Posted by: cjlortie | October 29, 2013

Editor’s Choice November: Indirect interactions

Indirect interactions are one of my current favorite topics. So fascinating, so elusive, simple in theory, but easily construed. This was the second editor’s choice for November:

Alexander, M. E., Dick, J. T. A. and O’Connor, N. E. 2013. Trait-mediated indirect interactions in a marine intertidal system as quantified by functional responses. – Oikos 122: 1521-1531.

doi: 10.1111/j.1600-0706.2013.00472.x

Trait-mediated indirect interactions are tested in a highly tractable system in this study. However, a very elegant experimental design was executed to explore whether habitat complexity was important to the functional response expressed by predators. Three species were used in total (2 predators and 1 prey species) and experimental arenas were used (Fig 1). Diet cues and responses to the other species were examined in petri dishes with stones glued to the bottom.  Very clever! I would love to see a real photo of the design or videos of the various activity levels reported.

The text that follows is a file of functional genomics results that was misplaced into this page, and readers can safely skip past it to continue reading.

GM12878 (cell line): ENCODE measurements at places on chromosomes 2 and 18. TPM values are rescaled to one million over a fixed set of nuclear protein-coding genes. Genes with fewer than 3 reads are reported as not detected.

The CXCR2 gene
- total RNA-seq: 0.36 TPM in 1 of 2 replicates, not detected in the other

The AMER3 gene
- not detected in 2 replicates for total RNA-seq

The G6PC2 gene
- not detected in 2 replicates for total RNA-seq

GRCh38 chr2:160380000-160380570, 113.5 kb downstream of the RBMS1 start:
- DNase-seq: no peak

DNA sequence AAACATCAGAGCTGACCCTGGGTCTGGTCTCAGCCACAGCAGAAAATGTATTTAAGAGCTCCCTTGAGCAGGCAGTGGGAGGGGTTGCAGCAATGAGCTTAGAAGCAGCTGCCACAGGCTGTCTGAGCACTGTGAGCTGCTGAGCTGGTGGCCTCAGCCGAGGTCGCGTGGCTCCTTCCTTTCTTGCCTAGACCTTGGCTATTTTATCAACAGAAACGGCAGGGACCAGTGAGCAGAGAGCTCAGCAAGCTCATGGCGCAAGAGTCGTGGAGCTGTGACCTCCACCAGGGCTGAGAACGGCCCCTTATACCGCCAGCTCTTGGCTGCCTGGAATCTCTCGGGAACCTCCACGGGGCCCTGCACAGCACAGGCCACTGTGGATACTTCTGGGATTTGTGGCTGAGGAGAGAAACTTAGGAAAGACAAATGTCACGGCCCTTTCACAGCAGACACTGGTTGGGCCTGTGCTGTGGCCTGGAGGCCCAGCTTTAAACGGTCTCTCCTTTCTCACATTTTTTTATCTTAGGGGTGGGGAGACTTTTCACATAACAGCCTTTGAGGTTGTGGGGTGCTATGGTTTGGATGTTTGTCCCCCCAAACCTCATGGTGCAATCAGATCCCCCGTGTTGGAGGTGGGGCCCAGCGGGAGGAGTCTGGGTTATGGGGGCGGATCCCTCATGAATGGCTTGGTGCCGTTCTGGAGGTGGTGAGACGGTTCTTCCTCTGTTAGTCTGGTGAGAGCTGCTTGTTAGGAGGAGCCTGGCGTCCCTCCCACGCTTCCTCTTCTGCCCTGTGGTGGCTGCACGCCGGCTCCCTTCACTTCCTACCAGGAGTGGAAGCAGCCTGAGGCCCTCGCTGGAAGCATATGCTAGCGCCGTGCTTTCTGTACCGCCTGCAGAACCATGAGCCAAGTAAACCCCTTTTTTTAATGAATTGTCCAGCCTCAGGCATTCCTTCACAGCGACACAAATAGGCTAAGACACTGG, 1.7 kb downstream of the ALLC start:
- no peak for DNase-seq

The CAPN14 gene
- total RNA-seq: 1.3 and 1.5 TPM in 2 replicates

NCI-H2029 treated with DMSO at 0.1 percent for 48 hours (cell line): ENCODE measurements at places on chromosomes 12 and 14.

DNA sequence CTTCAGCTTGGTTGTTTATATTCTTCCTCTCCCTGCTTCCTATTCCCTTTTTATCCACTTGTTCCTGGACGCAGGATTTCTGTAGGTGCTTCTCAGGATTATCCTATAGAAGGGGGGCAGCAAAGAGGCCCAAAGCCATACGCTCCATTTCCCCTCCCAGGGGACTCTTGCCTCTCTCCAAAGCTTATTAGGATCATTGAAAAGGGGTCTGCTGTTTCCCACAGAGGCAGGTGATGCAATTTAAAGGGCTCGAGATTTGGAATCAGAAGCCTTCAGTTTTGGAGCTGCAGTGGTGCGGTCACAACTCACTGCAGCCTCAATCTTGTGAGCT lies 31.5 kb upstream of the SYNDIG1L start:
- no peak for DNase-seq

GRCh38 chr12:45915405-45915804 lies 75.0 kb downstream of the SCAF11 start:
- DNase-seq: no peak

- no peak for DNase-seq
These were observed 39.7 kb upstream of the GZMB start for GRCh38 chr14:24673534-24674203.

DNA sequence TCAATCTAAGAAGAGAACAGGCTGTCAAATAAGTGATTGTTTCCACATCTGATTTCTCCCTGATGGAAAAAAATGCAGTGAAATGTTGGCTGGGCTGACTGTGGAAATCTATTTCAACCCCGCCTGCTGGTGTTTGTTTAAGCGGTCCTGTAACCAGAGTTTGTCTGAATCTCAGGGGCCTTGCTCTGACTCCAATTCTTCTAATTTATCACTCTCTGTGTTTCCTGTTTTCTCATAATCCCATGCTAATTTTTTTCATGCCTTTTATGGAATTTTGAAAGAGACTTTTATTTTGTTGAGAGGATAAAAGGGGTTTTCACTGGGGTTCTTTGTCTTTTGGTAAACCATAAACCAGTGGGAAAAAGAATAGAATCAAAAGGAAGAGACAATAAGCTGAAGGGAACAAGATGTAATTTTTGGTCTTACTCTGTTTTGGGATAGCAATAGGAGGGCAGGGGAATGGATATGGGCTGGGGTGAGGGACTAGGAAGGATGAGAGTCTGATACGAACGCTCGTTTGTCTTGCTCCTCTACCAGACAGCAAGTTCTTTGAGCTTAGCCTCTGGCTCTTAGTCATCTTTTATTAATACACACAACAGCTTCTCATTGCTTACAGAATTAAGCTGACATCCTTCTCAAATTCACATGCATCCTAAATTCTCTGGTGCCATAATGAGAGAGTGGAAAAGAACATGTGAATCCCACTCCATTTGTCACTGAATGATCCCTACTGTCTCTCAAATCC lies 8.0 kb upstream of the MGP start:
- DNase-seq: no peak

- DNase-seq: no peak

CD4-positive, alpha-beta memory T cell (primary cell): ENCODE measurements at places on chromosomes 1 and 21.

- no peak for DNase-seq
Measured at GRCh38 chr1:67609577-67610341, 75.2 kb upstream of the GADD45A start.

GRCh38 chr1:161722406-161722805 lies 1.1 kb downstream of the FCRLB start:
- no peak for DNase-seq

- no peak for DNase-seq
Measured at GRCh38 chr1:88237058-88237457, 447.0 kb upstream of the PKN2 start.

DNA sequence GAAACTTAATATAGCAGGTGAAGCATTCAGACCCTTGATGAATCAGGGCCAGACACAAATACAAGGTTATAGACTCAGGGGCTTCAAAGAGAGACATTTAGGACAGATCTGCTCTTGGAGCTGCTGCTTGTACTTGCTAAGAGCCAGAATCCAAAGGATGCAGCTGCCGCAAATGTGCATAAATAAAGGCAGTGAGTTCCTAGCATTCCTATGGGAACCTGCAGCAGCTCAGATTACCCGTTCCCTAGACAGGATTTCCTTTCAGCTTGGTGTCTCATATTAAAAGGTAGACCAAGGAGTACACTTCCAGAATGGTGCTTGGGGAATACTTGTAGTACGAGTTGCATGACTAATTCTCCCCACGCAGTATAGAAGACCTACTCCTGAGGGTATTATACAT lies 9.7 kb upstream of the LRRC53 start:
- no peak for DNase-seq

Novel synthesis
This study was an example of novel synthesis for the following reasons.
The design was superb.
The ideas, terms (such as density-mediated indirect interactions versus trait mediated), and predictions were extremely well developed and very precise.
Simple versus complex habitats was tested thereby addressing a major and ongoing theme of context dependence in ecology and evolution.
Density and indirect interactions are well modeled in the study.

Ecologically, the findings were significant in that habitat complexity is shown to mediate population stability. Super simple spoiler: in simple habitats, trait-mediated indirect interactions may destabilize prey populations whilst in complex habitats regulation of intermediate consumers may promote prey stability. Fantastic. I wonder how we could apply this approach to terrestrial systems.

Amphipoda (not actual size):



Sample petri dish arenas in general:


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